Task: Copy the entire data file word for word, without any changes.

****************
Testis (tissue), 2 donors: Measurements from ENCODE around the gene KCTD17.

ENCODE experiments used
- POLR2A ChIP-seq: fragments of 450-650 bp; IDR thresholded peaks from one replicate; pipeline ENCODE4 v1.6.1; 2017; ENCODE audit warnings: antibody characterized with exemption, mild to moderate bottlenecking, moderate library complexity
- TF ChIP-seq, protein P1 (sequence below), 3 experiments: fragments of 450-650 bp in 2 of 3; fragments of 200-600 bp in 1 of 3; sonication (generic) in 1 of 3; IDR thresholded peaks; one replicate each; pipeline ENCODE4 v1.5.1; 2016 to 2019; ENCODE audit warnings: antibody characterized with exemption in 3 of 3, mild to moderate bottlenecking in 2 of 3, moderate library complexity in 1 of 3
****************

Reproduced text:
Testis (tissue), 2 donors: Measurements from ENCODE around the gene KCTD17.

ENCODE experiments used
- POLR2A ChIP-seq: fragments of 450-650 bp; IDR thresholded peaks from one replicate; pipeline ENCODE4 v1.6.1; 2017; ENCODE audit warnings: antibody characterized with exemption, mild to moderate bottlenecking, moderate library complexity
- TF ChIP-seq, protein P1 (sequence below), 3 experiments: fragments of 450-650 bp in 2 of 3; fragments of 200-600 bp in 1 of 3; sonication (generic) in 1 of 3; IDR thresholded peaks; one replicate each; pipeline ENCODE4 v1.5.1; 2016 to 2019; ENCODE audit warnings: antibody characterized with exemption in 3 of 3, mild to moderate bottlenecking in 2 of 3, moderate library complexity in 1 of 3